When I arrived at the Prophet’s Mosque in Medina, I knew that as a woman, I again would not be allowed to enter the portion of the Mosque which is the original grounds upon which the Prophet prayed. As a woman, I would not be able to reach the Pillar of Forgiveness, the “Piece of Heaven,” the Door of Angel Jibrael, or even the Prophet’s shrine. As a woman, Saudi has decided to deny me this right. But for a couple of hours in the middle of the night, they would allow groups of women to reach just outside the perimeter of this area, with a wall blocking our view. One night, I stood patiently in this swarm of desperate women trying to get just a moment within the Prophet’s proximity.
As I approached this area, crammed and barely able to breathe, I looked over the temporary plastic wall blocking our view to the original Mosque, and saw a hint of the Pillar of Forgiveness – I felt pity for myself and for all women who were symbolically denied our God-given right to access His Mercy. Continuing to imagine what is on the other side of the wall, I asked the Prophet for forgiveness for all that I have done wrong as his lineage – I felt the weight of all my negligence as a Sadat and all the ways in which I had disrespected him and his legacy. So I apologized and begged that when my time of reckoning comes, that he speak well of me to God.
Then I looked to my left and found myself just parallel to the house of Fatima-Zahra (as) which was connected to the original portion of the Mosque. I suddenly felt an overwhelming presence so I asked her for forgiveness and begged that she, too, intercede for me in front of God. But in that brief moment, I realized that Fatima-Zahra (as) had interceded for me nearly everyday since my 2004 hajj and I had not even noticed it. She had reminded me, over and over again, of who I am and who I should strive to be. As her namesake, I could not misrepresent her, even in the face of grave injustice. She had been my source of strength and inspiration in all good that I had done and she had been my reminder and consequence in all bad that I had done. In that moment, all the self-pity I felt as an oppressed woman disappeared with the realization that although Saudi may try to deny me my rights, they had not realized that I had Fatima-Zahra (as) right next to me to teach me of patience, strength, resilience, and endurance. I felt thanks and indebtedness to her for enduring all of life’s struggles and giving her children, Zeinab, Hassan, and Husayn, in the way of Allah for my benefit hundreds of years later.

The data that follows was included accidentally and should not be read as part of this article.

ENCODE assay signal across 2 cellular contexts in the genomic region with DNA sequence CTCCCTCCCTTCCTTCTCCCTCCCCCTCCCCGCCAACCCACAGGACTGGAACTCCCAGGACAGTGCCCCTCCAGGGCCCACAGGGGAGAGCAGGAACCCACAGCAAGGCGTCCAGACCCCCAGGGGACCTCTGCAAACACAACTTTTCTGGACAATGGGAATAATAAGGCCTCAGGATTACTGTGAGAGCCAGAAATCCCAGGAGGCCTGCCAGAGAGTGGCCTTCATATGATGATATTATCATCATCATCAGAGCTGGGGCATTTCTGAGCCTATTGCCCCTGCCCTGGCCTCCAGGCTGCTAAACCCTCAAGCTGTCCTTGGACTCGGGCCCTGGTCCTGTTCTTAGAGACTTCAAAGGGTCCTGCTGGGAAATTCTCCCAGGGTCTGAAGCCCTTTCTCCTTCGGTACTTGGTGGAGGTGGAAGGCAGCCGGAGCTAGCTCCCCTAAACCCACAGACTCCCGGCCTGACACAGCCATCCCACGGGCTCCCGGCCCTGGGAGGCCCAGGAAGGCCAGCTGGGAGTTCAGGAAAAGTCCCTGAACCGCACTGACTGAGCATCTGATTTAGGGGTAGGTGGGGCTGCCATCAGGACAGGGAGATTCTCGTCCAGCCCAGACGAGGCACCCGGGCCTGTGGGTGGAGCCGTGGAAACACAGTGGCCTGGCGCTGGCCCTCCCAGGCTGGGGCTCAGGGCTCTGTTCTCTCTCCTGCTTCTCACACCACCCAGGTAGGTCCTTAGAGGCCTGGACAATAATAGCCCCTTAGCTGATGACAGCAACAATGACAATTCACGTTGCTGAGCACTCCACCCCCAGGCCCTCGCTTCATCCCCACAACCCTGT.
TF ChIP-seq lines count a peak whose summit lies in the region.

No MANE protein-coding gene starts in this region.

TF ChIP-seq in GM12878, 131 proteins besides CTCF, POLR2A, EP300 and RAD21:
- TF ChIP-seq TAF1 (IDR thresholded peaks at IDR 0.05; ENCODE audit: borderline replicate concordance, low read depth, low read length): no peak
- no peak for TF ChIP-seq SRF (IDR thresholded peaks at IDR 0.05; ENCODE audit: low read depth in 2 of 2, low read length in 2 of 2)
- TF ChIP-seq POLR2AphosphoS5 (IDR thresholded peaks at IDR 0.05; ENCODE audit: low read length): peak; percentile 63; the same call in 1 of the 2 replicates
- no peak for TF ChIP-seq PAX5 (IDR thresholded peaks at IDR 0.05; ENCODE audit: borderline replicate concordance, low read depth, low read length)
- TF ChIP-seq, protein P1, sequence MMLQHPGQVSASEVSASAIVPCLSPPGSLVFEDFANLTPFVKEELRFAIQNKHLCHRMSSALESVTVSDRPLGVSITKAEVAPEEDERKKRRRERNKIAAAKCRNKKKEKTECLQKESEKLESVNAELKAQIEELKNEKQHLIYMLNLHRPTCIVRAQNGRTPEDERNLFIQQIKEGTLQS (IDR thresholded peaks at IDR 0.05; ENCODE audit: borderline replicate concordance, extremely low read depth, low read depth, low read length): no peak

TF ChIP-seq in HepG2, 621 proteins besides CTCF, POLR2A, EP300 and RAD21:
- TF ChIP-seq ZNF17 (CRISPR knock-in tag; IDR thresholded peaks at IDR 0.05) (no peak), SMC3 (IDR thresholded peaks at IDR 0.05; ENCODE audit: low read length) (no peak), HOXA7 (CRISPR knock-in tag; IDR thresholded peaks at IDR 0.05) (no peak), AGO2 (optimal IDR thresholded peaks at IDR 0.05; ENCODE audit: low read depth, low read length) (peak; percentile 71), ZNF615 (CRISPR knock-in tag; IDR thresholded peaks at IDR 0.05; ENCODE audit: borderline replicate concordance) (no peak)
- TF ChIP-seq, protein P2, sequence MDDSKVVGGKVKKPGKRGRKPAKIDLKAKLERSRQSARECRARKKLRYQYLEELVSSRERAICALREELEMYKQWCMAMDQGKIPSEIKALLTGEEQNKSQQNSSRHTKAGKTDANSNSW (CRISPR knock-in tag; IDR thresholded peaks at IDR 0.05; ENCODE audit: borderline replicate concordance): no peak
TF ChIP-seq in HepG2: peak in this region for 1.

Coming back from hajj and heading into Muharram, my entire perspective on Karbala has quite literally changed – I do not see Imam Husayn, Lady Zainab, and Ali Akbar from the perspective of a Shia hundreds of years after their death. I see Imam Husayn (as) from the eyes of a mother who lived her life knowing the great sacrifice she would ultimately make through the slaughter of her son. I see Lady Zainab (as) from the view of a mother who nurtured strength, eloquence, and power into her daughter who would have to live through the most tragic of times. I see Ali Akbar from the perspective of a grandmother who would see the likeness of her own father being deprived of water, waiting for his brutal death to relieve him of his thirst.
So today on Ashura, I thank her for all of her sacrifices and the pain that she endured for my benefit. I weep out of the knowledge that she has saved me and I have done nothing for her. I acknowledge that her name is the greatest gift my parents could have ever given me. I announce that I am indebted to her because her memory saved my life and, insh’Allah – just perhaps – saved my destiny.
Fatemeh Mashouf is an employment litigation attorney, and a poet turned children’s book author. She resides in Los Angeles with her husband and two cats.